What a gorgeous city-scape. I love cities. And the ones that have what I consider the best of both worlds (amazing opportunities to connect with nature) are the absolute best.I am in LOVE with Seattle. My friend from San Francisco insists that if I love Seattle, I'll be ga-ga for San Fran. DC is a nice city. It has beautiful places (monuments, the Mall, etc.) but it lacks opportunities for me to look out of the window and KNOW there is a God. I need those moments at least weekly.Beautiful.
I love this picture because it portrays New York as a fairyland, an aspect often overlooked in its muscularity and dynamic energy. And it shows the Towers, along with the Brooklyn Bridge, as just part of the scenery, which it was before 9-11 turned it into the symbolic heart of a nation.I was last in Washington in 1963 when Dr. King gave his famous speech to over 200,000 marchers. It's hard to think of that city as a community where people live because of the monuments and government buildings. And I'm not sure that God resides there these days, which may explain the void from your window.
Thank you, too.
I'm embarassed that I completely missed that this was NYC.It's really sad that I don't even look for the old skyline anymore. NYC is unrecognizable to me without the towers. Driving in is horrible. It doesn't take my breath away like it used to.UGH.
I grew up on Long Island before the Twin Towers were built, so I still remember the skyline when the Empire State Building was the tallest anywhere. And I'm sure you WOULD love San Francisco. Call me when you get here!
"New York, New York -I want to wake up in a city that never sleeps."
beautiful pic!can i take it?
Sure. I'll raise you one Brooklyn Bridge with Twin Towers for one Trevi Fountain and one Arco di Constantine.Have you been to NYC? I've visited Rome, and it's a wondrous city in a beautiful country.
The first time I rode into the city after the tragedy was heartbreaking. The city had changed forever and I could hardly bear the drive. I was on the NJ side of the river exiting the turnpike and headed for the tunnel - it struck me like a heart attack - despite all the television coverage the sight of the broken skyline brought tears to my eyes.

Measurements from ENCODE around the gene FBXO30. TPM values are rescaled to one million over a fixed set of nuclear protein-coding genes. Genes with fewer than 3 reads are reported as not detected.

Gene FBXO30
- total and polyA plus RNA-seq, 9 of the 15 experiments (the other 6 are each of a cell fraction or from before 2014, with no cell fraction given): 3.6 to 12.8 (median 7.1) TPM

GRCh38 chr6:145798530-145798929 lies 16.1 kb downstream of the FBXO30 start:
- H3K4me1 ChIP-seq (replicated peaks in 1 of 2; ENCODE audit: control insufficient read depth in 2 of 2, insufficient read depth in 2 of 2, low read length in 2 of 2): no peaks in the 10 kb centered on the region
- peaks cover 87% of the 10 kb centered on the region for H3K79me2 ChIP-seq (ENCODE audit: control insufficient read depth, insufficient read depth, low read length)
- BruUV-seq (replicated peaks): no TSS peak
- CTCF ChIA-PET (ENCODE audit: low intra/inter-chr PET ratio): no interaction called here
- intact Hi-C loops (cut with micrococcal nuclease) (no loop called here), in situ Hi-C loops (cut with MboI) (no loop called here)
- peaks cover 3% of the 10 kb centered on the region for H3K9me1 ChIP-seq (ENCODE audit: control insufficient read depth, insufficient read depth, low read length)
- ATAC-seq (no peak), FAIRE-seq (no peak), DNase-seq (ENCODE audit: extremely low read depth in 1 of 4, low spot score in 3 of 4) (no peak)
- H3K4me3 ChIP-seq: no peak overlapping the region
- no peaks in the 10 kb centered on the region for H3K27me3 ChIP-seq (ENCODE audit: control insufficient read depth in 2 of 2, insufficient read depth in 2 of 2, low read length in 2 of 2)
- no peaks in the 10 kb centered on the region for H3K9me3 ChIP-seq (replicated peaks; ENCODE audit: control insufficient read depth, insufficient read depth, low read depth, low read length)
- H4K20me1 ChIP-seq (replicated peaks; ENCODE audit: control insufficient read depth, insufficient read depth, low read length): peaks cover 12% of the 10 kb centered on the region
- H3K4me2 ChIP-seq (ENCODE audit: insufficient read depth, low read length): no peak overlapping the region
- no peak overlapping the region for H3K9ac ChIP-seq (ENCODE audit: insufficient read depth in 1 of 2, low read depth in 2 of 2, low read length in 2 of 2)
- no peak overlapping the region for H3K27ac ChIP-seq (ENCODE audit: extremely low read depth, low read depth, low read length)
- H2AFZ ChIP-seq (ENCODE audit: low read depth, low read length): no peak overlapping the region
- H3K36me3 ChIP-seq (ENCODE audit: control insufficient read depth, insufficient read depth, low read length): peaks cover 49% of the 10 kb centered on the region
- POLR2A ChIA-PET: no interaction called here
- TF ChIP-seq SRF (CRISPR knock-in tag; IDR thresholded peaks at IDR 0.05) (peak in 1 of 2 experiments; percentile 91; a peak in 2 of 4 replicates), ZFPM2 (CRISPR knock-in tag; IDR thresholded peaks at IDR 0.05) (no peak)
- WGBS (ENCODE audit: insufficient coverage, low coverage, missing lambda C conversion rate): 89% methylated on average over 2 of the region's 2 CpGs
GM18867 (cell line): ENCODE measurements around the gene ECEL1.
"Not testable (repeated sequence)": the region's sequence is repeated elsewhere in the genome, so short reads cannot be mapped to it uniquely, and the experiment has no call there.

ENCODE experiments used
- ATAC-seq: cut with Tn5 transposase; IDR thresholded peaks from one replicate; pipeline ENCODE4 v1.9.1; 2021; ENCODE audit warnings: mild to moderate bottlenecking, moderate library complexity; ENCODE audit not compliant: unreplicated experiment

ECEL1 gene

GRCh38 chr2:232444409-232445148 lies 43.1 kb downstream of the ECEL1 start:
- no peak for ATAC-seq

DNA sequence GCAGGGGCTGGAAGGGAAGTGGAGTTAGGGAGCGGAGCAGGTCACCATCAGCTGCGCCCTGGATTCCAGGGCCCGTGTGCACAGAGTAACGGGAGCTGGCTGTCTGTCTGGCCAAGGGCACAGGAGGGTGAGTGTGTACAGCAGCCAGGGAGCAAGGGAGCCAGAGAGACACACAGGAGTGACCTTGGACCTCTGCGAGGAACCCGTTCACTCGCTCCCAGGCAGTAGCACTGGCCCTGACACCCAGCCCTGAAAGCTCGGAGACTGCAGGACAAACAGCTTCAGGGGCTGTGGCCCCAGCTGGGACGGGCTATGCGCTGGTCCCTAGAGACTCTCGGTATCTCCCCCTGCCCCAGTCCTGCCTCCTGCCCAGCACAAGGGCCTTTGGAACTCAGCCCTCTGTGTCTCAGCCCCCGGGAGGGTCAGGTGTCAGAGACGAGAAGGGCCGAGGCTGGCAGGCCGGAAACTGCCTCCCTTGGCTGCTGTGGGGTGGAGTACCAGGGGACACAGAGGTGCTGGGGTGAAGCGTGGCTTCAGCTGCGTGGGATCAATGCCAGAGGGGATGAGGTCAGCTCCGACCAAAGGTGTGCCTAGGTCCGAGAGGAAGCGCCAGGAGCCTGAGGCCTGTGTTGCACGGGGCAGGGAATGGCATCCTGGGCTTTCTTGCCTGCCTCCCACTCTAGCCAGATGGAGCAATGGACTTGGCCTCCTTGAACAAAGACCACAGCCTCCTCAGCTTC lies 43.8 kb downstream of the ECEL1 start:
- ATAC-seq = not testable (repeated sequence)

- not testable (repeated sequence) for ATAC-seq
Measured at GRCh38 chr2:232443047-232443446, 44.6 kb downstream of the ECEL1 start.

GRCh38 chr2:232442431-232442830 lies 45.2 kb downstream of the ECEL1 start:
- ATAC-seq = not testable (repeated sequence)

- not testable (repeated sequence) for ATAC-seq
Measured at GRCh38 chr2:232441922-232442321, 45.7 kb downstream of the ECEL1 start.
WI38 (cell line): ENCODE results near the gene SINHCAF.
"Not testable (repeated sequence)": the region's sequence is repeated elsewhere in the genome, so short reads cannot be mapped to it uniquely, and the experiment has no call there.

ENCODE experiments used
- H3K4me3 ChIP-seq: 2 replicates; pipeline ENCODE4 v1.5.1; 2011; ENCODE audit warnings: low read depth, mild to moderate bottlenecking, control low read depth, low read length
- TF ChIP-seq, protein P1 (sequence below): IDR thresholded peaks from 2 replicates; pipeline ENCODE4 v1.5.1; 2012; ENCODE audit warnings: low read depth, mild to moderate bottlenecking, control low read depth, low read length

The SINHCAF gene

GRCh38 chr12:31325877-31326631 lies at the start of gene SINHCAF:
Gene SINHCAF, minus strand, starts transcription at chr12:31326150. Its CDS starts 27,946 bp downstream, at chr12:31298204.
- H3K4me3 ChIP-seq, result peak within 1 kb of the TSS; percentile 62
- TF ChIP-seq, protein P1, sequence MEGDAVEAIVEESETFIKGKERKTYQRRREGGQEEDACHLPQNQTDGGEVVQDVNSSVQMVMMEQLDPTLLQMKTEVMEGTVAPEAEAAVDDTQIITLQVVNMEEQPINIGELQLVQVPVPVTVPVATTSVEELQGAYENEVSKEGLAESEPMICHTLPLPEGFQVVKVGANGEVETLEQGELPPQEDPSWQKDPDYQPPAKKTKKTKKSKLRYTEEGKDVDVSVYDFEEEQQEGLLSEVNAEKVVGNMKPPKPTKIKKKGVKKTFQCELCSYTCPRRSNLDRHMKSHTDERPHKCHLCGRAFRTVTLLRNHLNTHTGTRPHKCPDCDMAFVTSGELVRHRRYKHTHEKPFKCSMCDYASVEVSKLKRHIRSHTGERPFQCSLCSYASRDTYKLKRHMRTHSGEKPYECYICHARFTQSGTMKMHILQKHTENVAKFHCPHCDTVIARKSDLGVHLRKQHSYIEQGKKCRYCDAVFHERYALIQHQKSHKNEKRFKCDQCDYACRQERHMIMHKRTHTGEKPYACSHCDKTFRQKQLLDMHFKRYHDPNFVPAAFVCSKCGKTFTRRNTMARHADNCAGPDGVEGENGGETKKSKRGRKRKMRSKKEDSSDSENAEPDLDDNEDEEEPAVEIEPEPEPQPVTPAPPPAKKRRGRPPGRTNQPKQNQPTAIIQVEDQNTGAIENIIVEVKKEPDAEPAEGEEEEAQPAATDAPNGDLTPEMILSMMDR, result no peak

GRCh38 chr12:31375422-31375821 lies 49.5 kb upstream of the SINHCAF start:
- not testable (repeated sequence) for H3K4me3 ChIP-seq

"The broken skyline" expresses it perfectly. Of course we mourn the people who died tragically that day, but a city is an entity, too. Especially a city like New York, which has always had a discernible heartbeat and is literally the breath of life to so many.When New Yorkers refer to "the city," there is no doubt which city they mean, no matter where they are, because to New Yorkers, there is only one city.
domenico from rome here...see you soon
Beautiful... never been there but wanna so go to a Broadway show. =)
Skan, I was so excited when I saw that someone in Italy had written to my blog. Then I found the exact same comment from you to at least a half dozen other blogs that I read. I guess you're trying to increase traffic to your own blog, but how disappointing. I thought I was special, and all those other people must have thought they were, too.
Christina! One of the things I miss most about NY is theatre. It's just not the same anywhere else.I hope you get to go to some great shows soon. And please save me a seat.
That's beautiful. Absolutely!
I think the Brooklyn Bridge is one of the world's most beautiful. And the city at night is like a necklace of diamonds. This picture makes me homesick.
Being here for 9/11 as opposed to San Francisco where I've lived for the past 10 years was very very sad. Kids in my daughter's school have lost parents, and there is a heavy air of sadness.Thanks for the beautiful pic.urban-urchin(stupid beta blogger won't let me comment any more...)
Urchin, Being in New Jersey must really bring home what happened. So many people are living with a deep sadness that will never go away. It must be very scary for a six-year old to grapple with the fact that other children have lost their parents. Good luck and hugs to both of you.
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